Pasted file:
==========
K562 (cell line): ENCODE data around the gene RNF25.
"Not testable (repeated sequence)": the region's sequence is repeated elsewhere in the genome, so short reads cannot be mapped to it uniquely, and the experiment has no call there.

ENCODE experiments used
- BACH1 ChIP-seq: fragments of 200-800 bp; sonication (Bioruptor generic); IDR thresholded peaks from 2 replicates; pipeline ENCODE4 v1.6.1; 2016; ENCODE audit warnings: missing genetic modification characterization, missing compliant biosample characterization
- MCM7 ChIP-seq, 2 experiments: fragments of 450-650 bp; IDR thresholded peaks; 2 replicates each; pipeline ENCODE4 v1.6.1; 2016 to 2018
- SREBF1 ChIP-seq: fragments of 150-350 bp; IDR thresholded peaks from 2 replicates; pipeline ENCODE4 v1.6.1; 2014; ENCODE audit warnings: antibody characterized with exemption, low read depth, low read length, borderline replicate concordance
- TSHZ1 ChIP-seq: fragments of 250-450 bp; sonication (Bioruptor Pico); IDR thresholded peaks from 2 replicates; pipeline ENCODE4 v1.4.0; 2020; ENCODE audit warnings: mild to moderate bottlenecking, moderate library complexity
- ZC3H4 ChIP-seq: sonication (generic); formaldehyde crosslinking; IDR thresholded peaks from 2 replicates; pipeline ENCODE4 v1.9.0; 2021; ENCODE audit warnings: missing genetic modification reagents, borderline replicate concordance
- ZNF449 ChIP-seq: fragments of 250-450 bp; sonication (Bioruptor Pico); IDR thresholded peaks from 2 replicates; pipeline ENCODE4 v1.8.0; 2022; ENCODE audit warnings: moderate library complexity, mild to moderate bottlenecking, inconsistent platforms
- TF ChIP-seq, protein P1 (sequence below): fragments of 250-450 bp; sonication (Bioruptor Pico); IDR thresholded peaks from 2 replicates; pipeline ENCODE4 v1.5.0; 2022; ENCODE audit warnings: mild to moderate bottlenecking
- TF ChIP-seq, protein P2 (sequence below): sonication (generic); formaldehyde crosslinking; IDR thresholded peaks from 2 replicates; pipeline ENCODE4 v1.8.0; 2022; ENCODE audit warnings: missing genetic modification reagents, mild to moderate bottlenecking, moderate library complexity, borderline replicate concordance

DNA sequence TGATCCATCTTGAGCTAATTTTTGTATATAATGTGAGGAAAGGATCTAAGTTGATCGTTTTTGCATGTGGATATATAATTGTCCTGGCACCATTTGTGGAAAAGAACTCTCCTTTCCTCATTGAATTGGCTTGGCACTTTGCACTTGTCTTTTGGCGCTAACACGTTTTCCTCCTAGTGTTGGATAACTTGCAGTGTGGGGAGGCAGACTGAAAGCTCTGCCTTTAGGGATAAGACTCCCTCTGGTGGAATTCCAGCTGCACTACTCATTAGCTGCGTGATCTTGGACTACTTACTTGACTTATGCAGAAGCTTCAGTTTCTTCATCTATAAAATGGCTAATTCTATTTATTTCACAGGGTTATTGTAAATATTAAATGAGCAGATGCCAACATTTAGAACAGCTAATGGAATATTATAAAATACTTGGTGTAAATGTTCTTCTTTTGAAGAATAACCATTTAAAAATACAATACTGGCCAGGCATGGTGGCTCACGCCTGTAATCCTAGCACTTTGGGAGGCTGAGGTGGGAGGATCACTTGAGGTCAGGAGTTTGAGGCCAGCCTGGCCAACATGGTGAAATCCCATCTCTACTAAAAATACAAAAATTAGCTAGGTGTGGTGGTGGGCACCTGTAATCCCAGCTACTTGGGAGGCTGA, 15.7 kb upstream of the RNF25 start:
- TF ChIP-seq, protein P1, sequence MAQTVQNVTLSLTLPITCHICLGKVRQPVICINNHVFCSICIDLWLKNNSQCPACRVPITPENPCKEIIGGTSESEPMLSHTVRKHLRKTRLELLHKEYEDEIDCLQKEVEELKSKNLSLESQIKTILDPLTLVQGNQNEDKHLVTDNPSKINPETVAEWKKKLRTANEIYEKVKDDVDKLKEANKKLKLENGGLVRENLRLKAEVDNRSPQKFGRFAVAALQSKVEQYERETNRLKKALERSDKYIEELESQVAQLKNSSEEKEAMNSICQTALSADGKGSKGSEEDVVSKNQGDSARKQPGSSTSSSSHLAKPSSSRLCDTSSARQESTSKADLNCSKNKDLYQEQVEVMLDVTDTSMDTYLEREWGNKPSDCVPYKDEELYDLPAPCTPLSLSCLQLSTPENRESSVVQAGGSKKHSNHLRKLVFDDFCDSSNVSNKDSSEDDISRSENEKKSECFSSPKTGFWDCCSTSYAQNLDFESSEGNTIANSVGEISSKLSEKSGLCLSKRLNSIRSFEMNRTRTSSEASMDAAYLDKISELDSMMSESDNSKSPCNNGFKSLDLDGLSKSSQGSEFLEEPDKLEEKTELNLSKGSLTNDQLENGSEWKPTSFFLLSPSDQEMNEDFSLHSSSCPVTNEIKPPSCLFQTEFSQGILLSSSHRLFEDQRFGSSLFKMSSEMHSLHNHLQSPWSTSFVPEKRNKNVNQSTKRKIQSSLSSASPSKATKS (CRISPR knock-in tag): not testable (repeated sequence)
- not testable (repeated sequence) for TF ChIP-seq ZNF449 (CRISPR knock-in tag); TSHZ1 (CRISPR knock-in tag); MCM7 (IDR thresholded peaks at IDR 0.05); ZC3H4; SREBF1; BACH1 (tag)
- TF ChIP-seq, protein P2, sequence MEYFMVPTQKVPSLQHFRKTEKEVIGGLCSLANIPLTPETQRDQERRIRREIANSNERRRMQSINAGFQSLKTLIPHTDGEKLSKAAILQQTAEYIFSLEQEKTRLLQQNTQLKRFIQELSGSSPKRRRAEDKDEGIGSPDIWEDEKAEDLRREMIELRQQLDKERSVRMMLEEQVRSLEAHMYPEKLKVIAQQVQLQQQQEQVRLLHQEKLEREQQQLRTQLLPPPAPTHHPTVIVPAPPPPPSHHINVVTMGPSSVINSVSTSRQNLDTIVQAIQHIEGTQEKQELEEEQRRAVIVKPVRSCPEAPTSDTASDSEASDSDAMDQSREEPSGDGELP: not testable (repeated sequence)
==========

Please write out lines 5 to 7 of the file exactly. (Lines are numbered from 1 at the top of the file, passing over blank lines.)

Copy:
- MCM7 ChIP-seq, 2 experiments: fragments of 450-650 bp; IDR thresholded peaks; 2 replicates each; pipeline ENCODE4 v1.6.1; 2016 to 2018
- SREBF1 ChIP-seq: fragments of 150-350 bp; IDR thresholded peaks from 2 replicates; pipeline ENCODE4 v1.6.1; 2014; ENCODE audit warnings: antibody characterized with exemption, low read depth, low read length, borderline replicate concordance
- TSHZ1 ChIP-seq: fragments of 250-450 bp; sonication (Bioruptor Pico); IDR thresholded peaks from 2 replicates; pipeline ENCODE4 v1.4.0; 2020; ENCODE audit warnings: mild to moderate bottlenecking, moderate library complexity